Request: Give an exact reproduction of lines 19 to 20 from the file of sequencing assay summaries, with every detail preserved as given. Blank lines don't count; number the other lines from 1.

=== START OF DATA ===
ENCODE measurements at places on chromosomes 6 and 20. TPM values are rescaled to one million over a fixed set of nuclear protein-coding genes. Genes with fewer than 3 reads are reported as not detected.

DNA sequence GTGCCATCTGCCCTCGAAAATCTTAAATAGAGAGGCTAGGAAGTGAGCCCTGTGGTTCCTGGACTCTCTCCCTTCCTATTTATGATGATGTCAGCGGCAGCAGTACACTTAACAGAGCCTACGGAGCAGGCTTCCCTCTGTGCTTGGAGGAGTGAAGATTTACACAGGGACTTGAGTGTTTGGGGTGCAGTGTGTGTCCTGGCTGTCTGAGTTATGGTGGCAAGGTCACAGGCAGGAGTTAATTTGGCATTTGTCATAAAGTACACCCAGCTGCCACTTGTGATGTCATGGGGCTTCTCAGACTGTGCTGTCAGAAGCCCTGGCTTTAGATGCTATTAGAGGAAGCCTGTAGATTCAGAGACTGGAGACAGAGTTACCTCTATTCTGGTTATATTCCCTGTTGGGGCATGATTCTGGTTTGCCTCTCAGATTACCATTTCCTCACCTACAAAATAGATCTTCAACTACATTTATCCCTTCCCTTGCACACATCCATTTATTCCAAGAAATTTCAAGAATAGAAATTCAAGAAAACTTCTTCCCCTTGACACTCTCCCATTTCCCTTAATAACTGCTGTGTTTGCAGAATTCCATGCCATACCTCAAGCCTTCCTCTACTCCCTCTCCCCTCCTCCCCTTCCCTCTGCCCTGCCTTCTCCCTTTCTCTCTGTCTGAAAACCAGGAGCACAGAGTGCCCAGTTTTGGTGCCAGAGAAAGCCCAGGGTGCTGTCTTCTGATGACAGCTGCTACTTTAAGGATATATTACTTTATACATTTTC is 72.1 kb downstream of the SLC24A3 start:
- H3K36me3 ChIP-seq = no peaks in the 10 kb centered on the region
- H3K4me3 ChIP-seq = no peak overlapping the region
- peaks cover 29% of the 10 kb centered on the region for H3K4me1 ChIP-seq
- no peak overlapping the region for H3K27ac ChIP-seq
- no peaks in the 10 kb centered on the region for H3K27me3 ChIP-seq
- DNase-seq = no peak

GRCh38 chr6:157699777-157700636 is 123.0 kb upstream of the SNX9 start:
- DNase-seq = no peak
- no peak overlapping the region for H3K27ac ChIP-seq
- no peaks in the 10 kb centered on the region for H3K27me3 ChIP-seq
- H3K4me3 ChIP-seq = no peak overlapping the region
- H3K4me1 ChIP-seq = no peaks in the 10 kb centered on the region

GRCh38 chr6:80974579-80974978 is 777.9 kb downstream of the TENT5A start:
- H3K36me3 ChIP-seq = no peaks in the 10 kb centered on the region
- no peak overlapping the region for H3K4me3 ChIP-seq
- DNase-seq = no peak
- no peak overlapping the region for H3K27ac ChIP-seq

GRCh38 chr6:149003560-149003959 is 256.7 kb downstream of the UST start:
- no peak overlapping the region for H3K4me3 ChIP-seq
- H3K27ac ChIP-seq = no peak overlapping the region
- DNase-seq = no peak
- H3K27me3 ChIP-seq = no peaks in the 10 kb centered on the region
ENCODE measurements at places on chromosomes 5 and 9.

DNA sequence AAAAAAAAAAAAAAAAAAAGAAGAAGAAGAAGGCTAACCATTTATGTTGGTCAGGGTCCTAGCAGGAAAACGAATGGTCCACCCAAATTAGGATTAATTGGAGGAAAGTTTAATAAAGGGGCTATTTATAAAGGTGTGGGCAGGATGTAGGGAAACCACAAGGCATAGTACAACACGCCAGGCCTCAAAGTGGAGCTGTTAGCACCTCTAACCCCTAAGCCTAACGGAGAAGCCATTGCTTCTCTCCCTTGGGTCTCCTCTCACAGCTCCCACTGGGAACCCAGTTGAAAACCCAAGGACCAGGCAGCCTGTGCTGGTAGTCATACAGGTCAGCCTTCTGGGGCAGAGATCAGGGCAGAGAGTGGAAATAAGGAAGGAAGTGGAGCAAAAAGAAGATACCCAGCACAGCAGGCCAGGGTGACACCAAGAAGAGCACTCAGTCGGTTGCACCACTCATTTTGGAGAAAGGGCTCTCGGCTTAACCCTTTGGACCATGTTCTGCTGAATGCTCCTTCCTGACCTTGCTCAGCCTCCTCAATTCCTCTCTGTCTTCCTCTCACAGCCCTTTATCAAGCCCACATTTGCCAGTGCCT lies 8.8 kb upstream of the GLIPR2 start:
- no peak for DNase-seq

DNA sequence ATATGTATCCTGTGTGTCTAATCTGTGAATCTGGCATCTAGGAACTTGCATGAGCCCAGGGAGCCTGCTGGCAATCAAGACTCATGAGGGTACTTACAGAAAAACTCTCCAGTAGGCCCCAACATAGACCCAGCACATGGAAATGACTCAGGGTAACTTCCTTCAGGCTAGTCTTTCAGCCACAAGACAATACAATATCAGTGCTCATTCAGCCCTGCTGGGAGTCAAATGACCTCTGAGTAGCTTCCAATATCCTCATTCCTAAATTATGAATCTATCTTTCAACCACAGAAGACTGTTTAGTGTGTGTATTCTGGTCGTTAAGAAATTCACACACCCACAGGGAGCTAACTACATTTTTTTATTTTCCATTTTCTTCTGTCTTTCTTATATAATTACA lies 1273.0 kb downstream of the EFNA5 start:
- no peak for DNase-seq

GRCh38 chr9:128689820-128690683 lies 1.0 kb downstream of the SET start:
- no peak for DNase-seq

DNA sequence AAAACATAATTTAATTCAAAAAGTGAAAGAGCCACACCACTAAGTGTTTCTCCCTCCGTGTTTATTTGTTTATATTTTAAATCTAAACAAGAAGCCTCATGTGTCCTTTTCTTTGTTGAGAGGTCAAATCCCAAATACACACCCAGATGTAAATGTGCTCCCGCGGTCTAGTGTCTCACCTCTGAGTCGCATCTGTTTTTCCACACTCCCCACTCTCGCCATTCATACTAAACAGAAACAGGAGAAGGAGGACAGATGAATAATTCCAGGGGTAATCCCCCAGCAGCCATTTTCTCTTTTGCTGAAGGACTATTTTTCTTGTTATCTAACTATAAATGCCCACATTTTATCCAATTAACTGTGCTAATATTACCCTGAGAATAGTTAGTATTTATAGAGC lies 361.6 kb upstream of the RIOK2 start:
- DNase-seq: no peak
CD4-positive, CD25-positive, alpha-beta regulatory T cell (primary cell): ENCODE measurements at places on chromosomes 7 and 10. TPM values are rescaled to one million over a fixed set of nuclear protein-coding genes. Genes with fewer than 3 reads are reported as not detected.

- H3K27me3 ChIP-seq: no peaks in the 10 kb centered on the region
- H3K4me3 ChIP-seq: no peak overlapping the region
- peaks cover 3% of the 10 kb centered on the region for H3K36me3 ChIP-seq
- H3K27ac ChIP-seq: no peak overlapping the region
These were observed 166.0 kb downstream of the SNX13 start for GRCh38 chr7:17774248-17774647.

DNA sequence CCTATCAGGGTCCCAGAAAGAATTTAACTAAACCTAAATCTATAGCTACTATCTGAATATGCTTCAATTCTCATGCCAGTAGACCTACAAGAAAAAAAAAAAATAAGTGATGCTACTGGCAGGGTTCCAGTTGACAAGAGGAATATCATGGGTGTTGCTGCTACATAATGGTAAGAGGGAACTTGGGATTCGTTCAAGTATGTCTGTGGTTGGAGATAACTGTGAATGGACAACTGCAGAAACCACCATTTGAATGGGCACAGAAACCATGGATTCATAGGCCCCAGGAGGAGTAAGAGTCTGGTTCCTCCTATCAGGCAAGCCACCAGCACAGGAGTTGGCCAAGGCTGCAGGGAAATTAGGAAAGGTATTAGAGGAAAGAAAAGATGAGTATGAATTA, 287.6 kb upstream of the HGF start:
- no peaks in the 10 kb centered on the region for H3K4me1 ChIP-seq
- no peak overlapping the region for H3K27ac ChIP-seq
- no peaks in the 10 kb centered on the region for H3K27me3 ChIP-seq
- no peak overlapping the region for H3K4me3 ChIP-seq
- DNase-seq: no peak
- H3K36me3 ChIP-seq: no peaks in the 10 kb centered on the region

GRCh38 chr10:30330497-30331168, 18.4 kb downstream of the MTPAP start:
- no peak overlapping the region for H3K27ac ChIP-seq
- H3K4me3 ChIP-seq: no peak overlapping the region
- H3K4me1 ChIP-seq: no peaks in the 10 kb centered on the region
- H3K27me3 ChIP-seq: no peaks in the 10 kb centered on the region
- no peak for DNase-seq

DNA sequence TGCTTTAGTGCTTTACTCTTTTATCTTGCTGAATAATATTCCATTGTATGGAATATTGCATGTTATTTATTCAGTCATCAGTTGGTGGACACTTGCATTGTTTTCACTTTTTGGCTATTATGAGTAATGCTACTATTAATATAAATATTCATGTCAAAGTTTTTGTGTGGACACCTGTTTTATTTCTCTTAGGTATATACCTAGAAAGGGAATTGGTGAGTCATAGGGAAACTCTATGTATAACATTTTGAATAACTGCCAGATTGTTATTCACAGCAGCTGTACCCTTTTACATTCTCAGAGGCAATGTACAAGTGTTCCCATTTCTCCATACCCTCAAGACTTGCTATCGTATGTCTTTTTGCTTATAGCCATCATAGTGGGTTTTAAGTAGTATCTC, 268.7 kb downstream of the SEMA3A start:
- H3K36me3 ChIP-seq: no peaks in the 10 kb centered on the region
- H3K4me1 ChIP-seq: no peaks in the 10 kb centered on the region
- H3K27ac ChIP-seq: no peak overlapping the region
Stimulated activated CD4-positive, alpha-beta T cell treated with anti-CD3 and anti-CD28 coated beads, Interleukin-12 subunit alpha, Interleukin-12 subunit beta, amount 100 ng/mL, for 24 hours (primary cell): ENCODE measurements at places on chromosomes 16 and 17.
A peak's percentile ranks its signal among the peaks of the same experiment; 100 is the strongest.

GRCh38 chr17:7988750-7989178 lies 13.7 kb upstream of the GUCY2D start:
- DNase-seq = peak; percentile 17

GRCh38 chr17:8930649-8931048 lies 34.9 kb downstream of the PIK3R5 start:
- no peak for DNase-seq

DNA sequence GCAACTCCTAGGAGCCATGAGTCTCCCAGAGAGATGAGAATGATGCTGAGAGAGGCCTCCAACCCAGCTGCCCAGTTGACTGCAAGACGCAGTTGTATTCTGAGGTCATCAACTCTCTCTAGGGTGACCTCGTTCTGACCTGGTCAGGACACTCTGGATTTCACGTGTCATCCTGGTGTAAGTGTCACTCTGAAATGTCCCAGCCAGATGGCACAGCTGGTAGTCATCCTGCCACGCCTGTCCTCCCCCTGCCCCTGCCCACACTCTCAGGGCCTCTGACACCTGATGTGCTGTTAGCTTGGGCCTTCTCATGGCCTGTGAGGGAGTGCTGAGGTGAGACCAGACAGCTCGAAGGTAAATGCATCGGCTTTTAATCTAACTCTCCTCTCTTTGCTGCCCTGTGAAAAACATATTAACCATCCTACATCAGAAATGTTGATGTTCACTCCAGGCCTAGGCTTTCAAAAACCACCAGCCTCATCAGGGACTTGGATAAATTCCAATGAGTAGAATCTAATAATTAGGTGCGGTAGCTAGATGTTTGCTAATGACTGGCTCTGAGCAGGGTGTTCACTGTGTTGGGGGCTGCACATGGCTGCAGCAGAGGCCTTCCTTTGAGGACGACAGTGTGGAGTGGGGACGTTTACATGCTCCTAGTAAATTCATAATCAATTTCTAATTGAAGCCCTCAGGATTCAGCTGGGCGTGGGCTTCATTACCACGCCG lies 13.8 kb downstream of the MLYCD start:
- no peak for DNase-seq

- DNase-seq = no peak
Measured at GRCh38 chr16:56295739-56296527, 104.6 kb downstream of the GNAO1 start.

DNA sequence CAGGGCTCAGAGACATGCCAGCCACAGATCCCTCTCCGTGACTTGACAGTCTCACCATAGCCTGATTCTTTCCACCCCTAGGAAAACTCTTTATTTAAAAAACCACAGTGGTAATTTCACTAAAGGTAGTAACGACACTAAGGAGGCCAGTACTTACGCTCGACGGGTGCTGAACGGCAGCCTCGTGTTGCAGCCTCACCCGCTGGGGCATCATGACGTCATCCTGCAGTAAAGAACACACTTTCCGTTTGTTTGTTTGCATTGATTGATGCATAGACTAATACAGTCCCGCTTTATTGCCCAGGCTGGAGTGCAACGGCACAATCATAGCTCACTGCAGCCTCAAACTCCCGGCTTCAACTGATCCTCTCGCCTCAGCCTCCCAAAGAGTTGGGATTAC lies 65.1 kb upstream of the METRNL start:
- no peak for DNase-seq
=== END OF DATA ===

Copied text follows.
- no peak overlapping the region for H3K27ac ChIP-seq

GRCh38 chr6:149003560-149003959 is 256.7 kb downstream of the UST start: